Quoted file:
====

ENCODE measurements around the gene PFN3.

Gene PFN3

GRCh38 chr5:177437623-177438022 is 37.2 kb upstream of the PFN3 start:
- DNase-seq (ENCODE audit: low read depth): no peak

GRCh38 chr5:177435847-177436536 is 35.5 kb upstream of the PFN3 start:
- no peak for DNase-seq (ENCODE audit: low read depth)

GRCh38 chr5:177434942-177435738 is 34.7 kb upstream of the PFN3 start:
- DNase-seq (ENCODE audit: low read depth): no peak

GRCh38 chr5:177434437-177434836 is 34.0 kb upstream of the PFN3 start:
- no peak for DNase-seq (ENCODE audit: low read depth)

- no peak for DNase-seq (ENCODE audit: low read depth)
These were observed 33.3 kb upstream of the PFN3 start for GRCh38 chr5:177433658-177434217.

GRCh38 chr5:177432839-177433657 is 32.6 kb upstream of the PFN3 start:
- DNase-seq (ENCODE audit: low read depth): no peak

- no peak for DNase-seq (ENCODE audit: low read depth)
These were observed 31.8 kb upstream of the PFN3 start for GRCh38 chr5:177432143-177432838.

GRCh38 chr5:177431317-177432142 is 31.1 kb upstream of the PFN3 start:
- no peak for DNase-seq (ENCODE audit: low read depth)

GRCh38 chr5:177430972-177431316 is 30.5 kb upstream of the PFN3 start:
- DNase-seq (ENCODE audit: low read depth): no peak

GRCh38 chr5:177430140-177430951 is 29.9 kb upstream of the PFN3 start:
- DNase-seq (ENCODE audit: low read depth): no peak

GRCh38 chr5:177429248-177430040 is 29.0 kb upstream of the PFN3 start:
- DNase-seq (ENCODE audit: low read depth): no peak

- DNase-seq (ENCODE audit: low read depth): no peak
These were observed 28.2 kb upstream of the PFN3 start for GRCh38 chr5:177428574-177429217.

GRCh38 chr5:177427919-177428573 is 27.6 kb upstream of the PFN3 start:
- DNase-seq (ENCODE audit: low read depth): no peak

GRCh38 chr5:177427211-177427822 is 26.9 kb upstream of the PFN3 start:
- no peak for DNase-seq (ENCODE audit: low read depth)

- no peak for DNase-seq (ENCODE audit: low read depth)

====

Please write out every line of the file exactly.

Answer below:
ENCODE measurements around the gene PFN3.

Gene PFN3

GRCh38 chr5:177437623-177438022 is 37.2 kb upstream of the PFN3 start:
- DNase-seq (ENCODE audit: low read depth): no peak

GRCh38 chr5:177435847-177436536 is 35.5 kb upstream of the PFN3 start:
- no peak for DNase-seq (ENCODE audit: low read depth)

GRCh38 chr5:177434942-177435738 is 34.7 kb upstream of the PFN3 start:
- DNase-seq (ENCODE audit: low read depth): no peak

GRCh38 chr5:177434437-177434836 is 34.0 kb upstream of the PFN3 start:
- no peak for DNase-seq (ENCODE audit: low read depth)

- no peak for DNase-seq (ENCODE audit: low read depth)
These were observed 33.3 kb upstream of the PFN3 start for GRCh38 chr5:177433658-177434217.

GRCh38 chr5:177432839-177433657 is 32.6 kb upstream of the PFN3 start:
- DNase-seq (ENCODE audit: low read depth): no peak

- no peak for DNase-seq (ENCODE audit: low read depth)
These were observed 31.8 kb upstream of the PFN3 start for GRCh38 chr5:177432143-177432838.

GRCh38 chr5:177431317-177432142 is 31.1 kb upstream of the PFN3 start:
- no peak for DNase-seq (ENCODE audit: low read depth)

GRCh38 chr5:177430972-177431316 is 30.5 kb upstream of the PFN3 start:
- DNase-seq (ENCODE audit: low read depth): no peak

GRCh38 chr5:177430140-177430951 is 29.9 kb upstream of the PFN3 start:
- DNase-seq (ENCODE audit: low read depth): no peak

GRCh38 chr5:177429248-177430040 is 29.0 kb upstream of the PFN3 start:
- DNase-seq (ENCODE audit: low read depth): no peak

- DNase-seq (ENCODE audit: low read depth): no peak
These were observed 28.2 kb upstream of the PFN3 start for GRCh38 chr5:177428574-177429217.

GRCh38 chr5:177427919-177428573 is 27.6 kb upstream of the PFN3 start:
- DNase-seq (ENCODE audit: low read depth): no peak

GRCh38 chr5:177427211-177427822 is 26.9 kb upstream of the PFN3 start:
- no peak for DNase-seq (ENCODE audit: low read depth)

- no peak for DNase-seq (ENCODE audit: low read depth)